"Chief." Among his travels, the god Rígr came to a mansion inhabited by Faðir and Móðir. They welcomed him into their home and gave him excellent food. He slept between them in their bed for three nights and then left. Nine months later Móðir gave birth to a boy with blond hair and bright cheeks, and eyes as piercing as those of a young serpent. They wrapped him in silk and sprinkled him with water, and named him Jarl. As he grew up he began to handle weapons and to use horses, hounds, and hawks. Rígr returned from the forest to claim him as his son and gave him his own name of Rígr. He made Jarl his heir, taught him the runes, and advised him to seek lordship.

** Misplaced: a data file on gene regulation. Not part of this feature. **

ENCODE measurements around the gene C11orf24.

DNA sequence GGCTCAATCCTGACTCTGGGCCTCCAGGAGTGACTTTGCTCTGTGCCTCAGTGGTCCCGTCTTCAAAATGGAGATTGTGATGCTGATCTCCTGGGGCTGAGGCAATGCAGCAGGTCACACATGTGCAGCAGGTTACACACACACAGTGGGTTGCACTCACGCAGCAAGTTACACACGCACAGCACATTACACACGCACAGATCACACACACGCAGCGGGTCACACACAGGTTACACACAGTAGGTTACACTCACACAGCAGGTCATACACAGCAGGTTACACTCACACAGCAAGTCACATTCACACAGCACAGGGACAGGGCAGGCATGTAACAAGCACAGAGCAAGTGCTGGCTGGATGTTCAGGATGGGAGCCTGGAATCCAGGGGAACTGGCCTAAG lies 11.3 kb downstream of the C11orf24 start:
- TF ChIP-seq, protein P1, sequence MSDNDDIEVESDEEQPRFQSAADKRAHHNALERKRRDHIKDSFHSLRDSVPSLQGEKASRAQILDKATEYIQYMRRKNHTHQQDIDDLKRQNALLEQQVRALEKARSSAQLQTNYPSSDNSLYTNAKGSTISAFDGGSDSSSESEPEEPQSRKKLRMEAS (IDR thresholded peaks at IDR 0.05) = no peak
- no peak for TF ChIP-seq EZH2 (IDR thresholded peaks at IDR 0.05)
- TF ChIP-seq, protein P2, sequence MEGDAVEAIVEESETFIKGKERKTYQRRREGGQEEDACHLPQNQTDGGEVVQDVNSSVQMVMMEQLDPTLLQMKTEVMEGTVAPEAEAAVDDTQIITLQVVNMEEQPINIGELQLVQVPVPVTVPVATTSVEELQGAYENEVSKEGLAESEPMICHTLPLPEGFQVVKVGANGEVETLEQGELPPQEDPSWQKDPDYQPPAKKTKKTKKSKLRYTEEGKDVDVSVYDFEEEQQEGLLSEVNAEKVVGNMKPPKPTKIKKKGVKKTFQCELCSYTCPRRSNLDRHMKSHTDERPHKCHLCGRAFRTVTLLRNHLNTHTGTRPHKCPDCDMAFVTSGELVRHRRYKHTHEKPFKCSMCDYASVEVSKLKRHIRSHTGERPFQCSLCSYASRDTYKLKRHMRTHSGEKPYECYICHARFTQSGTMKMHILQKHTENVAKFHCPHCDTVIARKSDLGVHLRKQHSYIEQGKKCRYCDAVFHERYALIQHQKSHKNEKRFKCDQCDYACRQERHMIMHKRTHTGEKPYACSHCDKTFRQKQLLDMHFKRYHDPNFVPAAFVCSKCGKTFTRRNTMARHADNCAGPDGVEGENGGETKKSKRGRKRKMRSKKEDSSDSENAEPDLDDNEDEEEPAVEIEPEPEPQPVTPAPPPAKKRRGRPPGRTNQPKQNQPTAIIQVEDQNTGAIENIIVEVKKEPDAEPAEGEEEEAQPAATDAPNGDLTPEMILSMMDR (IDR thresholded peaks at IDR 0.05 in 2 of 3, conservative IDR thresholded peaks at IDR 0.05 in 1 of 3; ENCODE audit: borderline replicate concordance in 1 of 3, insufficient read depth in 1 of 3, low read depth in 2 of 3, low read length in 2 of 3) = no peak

Jarl became lord of many homesteads and had much wealth. He married Erna ("brisk"), the daughter of Hersir, and she bore him eleven sons but no daughters. Their sons are called Burr, the eldest, Barn, Jóð and Aðal, Arfi, Mögr, Niðr and Niðjungr, Sonr and Sveinn, Kundr, and Konr. They learned games, and sports, and making shields and shafts, but only the youngest son, Konr, knew the runes. They are the ancestors of the warrior nobility.

The noun jarl is cognate with the English "earl." See also Þræll and Karl.



  • Rígsþula, 31-40.